Return the House of Representatives to the People
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Section VI
How Representative are our Representatives?
 


 
In This Section:

  A. 
 

In This Web Pamphlet:

I. The Promise: A Representational House

II. A Brief History of Apportionment

III.
Our Imperial House

IV.
The Incumbency Franchise

V.
Congress vs. the Constitution

VI.

VII.

VIII.

IX.
The Electoral College

X.

Appendix.
Search & Additional Resources

 


 

How do we determine the optimal district size for the House of Representatives?

It is because of the inherent difficulty of answering this question that this issue remains unresolved more than two centuries after the Constitutional Convention.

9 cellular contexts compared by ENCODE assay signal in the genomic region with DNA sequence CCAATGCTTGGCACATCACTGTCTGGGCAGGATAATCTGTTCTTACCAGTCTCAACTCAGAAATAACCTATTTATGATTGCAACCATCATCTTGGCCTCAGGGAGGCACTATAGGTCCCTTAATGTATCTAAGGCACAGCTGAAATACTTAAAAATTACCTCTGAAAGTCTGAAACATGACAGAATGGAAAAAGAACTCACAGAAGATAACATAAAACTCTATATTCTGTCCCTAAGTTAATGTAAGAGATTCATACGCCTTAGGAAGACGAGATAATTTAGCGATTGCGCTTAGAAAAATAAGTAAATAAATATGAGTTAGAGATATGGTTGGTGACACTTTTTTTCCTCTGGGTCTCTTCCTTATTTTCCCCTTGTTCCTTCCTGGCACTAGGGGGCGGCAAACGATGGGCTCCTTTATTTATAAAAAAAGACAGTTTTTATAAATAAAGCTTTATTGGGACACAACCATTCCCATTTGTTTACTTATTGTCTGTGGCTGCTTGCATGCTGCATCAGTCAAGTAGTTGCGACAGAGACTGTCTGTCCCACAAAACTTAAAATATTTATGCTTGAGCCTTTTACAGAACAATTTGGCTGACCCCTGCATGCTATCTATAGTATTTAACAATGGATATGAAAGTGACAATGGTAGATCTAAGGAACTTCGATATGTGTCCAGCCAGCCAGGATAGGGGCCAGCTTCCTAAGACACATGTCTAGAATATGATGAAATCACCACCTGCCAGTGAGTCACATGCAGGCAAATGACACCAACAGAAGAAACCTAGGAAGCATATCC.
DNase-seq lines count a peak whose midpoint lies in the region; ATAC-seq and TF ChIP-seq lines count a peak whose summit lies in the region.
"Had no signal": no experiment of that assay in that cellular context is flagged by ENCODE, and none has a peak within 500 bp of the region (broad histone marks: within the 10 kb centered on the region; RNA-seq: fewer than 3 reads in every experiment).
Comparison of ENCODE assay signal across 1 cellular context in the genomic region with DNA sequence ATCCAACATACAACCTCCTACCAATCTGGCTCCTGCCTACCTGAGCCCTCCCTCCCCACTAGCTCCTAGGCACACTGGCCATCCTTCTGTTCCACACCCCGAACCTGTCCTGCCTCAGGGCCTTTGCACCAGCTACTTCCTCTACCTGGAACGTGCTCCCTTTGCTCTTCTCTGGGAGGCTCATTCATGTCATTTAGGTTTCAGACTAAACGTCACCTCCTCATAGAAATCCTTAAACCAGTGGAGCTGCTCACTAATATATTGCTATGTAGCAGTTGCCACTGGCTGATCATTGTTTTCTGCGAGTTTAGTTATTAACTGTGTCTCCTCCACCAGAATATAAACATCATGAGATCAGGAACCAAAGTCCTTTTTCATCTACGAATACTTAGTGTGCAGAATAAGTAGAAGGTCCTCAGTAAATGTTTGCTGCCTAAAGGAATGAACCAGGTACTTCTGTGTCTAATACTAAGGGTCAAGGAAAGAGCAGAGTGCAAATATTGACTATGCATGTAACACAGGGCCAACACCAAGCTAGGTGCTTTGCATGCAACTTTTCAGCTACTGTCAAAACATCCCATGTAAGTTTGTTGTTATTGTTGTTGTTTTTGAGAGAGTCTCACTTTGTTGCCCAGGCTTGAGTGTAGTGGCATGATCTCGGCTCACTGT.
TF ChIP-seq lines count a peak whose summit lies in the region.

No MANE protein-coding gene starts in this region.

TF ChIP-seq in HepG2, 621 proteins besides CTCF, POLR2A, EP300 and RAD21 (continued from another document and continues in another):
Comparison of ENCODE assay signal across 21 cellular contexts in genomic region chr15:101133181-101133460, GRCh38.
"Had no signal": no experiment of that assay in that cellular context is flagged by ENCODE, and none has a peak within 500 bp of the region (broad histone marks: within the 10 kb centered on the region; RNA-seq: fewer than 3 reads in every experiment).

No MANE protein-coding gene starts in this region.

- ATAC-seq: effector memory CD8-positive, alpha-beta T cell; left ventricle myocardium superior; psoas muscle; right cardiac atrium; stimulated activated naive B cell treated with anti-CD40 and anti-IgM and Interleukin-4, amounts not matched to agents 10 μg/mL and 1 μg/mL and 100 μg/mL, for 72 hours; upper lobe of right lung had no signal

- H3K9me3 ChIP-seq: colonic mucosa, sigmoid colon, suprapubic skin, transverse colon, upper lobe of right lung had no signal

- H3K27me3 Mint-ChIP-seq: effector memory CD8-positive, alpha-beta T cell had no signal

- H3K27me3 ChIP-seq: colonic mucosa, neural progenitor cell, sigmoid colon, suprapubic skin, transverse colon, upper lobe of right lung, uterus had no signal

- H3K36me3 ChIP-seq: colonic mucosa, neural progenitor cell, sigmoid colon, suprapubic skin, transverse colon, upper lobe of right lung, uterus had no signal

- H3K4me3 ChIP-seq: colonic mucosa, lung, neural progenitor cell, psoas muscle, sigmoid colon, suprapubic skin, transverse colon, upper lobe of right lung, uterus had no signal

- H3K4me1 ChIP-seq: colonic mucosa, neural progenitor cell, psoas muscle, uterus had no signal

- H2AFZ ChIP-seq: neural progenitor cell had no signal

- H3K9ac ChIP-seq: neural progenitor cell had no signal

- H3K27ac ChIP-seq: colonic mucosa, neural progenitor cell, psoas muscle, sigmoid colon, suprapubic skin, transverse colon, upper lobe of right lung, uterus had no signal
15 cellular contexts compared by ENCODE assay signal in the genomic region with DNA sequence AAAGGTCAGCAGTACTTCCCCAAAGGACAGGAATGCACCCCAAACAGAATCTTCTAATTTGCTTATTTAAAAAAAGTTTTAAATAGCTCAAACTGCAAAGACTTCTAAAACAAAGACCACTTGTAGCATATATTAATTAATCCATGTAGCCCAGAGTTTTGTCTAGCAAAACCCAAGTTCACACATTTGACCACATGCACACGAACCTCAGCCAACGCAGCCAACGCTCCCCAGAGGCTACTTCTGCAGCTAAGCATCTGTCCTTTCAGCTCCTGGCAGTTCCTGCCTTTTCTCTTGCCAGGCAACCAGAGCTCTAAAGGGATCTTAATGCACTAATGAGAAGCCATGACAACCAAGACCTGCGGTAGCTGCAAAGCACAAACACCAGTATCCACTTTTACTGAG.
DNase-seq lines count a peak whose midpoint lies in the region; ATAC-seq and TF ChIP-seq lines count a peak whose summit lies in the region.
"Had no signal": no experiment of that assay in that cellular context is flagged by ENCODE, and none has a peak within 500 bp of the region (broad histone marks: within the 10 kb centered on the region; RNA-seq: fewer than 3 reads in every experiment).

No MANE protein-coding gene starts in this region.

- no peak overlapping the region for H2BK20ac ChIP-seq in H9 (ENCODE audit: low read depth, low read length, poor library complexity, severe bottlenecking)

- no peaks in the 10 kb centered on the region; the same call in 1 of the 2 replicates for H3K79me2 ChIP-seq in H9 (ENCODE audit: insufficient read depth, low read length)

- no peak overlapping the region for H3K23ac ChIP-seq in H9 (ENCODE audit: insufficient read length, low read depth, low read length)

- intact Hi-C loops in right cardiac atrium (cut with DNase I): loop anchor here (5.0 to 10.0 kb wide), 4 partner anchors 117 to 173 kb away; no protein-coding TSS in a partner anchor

The thirty-thousand number specified in the Constitution (as a minimum) should be viewed as emblematic of the high degree of participatory democracy envisioned by the framers and ratifiers of the Constitution.
 

 
Sections
II. The Incumbency Franchise

IV.

V.


VI. The Right Size

 A.  The Difficult Question

 B. 
 

VII.
VIII.
IX.
X.

The House of Representatives was intended — by the creators and ratifiers of our Constitution — to be the most democratic branch of our government. Instead, as a virtual oligarchy, the House has become less and less representative of the citizens and increasingly susceptible to corrupting influences.
 

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 A.  ----
 
 
Finally, and perhaps most significantly, this insidious disenfranchisement has substantially reduced the ability of racial and/or ideological minorities to gain influence within the House. We should all be extremely concerned about the dearth of diversity among our House Representatives.